Anna Warren's friends call her the "slave driver." They tell her she was born 150 years too late.
Today, the slave driver is busy orchestrating a Christmas party for the children of Claremont Homes, a public housing development of 444 units in northeast Baltimore.
Warren is president of the Claremont Tenants Council, a position she has held for 18 years. Yesterday, she led her troops in packing boxes of food for 70 families at Claremont Homes who might not have a Christmas dinner otherwise.
Warren has lived 30 of her 54 years right here in Claremont Homes. And she says in a voice strong and true: "It's about time somebody said something good about people living in public housing."
Warren not only says it, but also demonstrates that it merits being said. She has spurred the tenants' council through the years to solicit food for the Christmas baskets and toys for the Christmas party, to serve a New Year's dinner for the elderly residents, to collect clothes for any residents, and to reopen the recreation center after the city closed it because of budget cuts.
Earlier this year, after a 12-year-old boy shot and wounded an 11-year-old girl who lived in Claremont Homes, Warren led residents on anti-drug marches throughout the development and chased drug dealers off the street.
The shooting was not directly linked to drugs, but Warren said it was an indirect result of drug dealing and street violence. It shocked residents into realizing what could happen if they allowed drug dealers to continue prowling the streets.
"Mind you, I'm not saying we got rid of drugs," Warren said. "But now you don't have to say 'excuse me' when you walk down the street."
Margaret McDaniels, one of Warren's lieutenants, said she was scared to sit out on her front porch.
"You heard shots all the time. You never knew if a bullet was going to go flying or not," she said. "Heck, we had taxicabs and limos, you name it. They'd pull up at all hours either buying or selling."
When the city closed the recreation center at Claremont Homes a couple of years ago ("They came in here one day like the Colts and took the Pingpong table and the pool table," Warren said), she and her tenants' council arranged to staff the center themselves for free, and eventually the housing authority allowed them to reopen it.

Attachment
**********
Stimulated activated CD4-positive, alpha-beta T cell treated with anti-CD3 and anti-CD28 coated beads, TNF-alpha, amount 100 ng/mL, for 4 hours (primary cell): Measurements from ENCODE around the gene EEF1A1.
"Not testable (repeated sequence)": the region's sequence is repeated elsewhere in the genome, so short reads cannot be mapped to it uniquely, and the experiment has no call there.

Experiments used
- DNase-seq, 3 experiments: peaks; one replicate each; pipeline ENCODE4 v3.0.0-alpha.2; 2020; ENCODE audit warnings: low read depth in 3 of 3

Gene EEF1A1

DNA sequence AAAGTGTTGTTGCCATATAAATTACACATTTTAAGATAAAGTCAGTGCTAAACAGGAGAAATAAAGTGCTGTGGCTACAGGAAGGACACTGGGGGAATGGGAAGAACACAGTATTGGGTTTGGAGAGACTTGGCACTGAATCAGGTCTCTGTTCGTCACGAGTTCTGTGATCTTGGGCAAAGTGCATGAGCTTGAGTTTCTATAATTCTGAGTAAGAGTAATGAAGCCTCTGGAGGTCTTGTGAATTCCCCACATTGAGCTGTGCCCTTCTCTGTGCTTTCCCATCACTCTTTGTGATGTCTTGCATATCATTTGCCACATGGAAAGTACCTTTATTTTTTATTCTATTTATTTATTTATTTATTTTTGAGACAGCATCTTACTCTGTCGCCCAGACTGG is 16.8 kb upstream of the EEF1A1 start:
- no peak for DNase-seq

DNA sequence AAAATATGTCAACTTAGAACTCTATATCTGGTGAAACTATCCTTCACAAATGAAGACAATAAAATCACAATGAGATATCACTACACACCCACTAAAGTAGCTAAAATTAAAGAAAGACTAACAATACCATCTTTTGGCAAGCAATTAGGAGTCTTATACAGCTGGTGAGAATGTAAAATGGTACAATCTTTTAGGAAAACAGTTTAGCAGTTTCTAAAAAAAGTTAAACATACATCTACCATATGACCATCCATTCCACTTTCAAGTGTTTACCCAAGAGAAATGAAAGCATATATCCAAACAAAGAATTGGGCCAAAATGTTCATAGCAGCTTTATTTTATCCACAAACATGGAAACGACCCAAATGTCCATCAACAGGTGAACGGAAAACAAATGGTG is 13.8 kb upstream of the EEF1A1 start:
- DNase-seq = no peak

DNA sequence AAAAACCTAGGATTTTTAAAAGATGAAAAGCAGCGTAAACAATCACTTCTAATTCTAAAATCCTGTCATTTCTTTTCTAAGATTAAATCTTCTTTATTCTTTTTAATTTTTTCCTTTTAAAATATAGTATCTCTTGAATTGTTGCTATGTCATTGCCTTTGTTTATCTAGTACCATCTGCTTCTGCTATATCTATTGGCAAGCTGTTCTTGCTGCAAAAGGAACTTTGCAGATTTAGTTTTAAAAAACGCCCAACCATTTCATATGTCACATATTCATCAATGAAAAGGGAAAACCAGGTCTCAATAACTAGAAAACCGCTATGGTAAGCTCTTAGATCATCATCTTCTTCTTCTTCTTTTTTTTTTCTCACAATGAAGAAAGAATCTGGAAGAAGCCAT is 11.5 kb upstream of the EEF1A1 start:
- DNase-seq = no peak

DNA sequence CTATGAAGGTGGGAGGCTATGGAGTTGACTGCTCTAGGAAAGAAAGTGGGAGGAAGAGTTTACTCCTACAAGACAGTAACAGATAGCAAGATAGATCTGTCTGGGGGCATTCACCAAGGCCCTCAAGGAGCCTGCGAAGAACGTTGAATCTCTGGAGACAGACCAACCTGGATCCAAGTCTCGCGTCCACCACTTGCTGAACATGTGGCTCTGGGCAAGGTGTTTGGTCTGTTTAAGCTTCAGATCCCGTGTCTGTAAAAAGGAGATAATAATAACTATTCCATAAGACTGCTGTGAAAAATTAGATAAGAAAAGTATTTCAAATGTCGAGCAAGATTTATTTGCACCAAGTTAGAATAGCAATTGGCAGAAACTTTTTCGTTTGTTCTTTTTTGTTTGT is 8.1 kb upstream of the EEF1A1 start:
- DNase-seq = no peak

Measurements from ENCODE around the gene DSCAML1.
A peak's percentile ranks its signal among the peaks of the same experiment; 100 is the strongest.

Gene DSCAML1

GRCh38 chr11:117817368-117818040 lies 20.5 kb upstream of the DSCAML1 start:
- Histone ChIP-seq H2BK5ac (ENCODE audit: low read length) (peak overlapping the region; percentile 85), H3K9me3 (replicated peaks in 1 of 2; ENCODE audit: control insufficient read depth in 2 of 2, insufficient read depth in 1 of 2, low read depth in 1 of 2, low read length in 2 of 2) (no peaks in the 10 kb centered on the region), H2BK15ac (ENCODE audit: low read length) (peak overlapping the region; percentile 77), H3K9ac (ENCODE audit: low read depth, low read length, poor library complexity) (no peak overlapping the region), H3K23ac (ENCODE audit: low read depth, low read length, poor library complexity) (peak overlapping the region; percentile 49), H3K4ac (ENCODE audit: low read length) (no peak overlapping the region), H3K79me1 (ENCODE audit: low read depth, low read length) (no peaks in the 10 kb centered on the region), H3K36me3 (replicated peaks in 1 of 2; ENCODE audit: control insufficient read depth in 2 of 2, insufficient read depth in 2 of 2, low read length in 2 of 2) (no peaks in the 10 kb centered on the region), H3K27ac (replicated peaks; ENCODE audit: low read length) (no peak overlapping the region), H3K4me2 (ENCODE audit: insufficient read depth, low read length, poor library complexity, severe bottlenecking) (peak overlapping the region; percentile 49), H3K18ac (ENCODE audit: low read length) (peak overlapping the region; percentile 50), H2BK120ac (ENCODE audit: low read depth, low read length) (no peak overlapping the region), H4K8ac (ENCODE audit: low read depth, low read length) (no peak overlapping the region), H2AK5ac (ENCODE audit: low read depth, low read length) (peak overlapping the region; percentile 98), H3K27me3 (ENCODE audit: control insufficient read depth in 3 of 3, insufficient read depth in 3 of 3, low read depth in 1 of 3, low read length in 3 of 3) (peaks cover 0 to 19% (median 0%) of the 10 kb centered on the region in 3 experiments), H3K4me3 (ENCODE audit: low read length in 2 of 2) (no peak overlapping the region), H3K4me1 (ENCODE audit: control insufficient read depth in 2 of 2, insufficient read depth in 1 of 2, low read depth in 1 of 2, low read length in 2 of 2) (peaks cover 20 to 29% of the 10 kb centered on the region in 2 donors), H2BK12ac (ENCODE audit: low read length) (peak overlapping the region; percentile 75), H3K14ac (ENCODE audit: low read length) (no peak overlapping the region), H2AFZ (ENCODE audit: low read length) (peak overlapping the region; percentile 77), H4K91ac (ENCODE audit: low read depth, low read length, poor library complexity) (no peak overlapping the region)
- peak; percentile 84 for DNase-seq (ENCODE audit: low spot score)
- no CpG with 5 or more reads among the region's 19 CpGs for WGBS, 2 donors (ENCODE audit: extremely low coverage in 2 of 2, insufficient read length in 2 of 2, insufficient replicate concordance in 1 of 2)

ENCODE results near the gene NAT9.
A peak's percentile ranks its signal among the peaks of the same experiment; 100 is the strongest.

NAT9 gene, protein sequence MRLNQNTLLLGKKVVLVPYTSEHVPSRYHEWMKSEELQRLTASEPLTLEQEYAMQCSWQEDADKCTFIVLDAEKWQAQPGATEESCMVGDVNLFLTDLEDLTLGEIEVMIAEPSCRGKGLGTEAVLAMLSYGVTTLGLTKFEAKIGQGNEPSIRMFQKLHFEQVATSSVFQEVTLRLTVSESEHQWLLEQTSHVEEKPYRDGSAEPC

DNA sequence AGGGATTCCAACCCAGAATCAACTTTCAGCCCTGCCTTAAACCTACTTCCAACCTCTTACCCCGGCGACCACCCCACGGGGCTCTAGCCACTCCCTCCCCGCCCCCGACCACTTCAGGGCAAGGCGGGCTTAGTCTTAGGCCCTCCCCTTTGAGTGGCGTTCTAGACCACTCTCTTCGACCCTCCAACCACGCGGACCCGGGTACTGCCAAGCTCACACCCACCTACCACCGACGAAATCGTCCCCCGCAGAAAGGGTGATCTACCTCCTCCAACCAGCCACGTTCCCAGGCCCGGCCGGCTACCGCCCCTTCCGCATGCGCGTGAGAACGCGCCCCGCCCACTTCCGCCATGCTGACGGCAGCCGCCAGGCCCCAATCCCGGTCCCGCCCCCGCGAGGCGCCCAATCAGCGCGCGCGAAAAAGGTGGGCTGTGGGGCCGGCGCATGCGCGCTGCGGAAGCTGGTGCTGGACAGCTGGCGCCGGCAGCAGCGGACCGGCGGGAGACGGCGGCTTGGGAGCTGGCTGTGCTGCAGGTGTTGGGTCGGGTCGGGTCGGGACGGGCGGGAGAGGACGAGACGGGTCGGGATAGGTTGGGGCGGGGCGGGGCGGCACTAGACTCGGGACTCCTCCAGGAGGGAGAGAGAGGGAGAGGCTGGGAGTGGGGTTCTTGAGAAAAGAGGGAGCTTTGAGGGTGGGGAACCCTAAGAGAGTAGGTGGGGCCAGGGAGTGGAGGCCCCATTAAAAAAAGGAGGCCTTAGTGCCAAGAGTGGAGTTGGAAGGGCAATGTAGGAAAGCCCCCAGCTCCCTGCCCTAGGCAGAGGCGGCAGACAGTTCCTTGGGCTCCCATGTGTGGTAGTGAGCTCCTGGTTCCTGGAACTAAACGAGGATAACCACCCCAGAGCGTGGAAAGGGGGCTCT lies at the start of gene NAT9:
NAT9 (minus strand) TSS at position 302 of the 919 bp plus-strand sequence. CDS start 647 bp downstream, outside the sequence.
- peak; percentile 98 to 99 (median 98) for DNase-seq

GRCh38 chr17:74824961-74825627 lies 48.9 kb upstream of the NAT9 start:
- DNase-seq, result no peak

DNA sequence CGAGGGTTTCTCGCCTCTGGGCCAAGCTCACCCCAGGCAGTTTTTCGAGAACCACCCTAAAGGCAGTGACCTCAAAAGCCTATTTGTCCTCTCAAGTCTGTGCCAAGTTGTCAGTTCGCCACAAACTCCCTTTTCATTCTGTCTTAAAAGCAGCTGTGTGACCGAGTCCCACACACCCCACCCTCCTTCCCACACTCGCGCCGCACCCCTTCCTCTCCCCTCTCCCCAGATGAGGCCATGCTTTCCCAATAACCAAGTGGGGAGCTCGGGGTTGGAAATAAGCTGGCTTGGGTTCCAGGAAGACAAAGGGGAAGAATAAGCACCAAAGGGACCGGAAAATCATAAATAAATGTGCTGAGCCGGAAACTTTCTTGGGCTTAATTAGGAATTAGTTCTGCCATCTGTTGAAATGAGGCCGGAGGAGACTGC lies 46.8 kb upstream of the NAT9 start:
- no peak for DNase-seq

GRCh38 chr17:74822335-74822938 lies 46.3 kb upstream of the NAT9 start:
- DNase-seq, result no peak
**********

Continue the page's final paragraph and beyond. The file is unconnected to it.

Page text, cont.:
It's open now from 3 to 5 or 6 p.m. most days. The first hour is a study period, and after that the children play games, including pool and Pingpong. (Warren got the city to give the tables back.)
"Yeah, we got it open, but it ain't as open as we need it," said Warren, typically lobbying for more money and equipment. "It's a sin, when everybody's talking about fighting drugs, that they take everything away from you that could help."
Each year, Warren and her helpers write 500 letters to banks, businesses, churches, anyone they can think of, asking for donations of food, money or toys for the Christmas baskets and today's children's party.
"We get cramps in our hands from writing," Warren said. "We don't look for them to give us a lot, but if we get $20 it helps."
They get enough in donations to stuff 70 boxes overflowing with food, and to give 300 children at least one toy apiece.
As Warren was talking yesterday, she interrupted herself to toss an order in this direction or a suggestion in that direction. The workers packing boxes complied diligently.
"When I'm talking and saying 'me' all the time," Warren said, "I'm really talking about everybody here. I mean that it's me and all these people who volunteer for these things."
She means Helen Placek, a retired Claremont school guard who comes back to help out, and Eva Saunders, a counselor for the housing authority who works closely with the tenants' council. And she especially means Laurine Brockington, Lillian Canada, Earl M. Jones, Margaret McCardell, Mary McCormick, Margaret McDaniels, Marge Miller and Gladys Wolf -- some of the good people who live in public housing.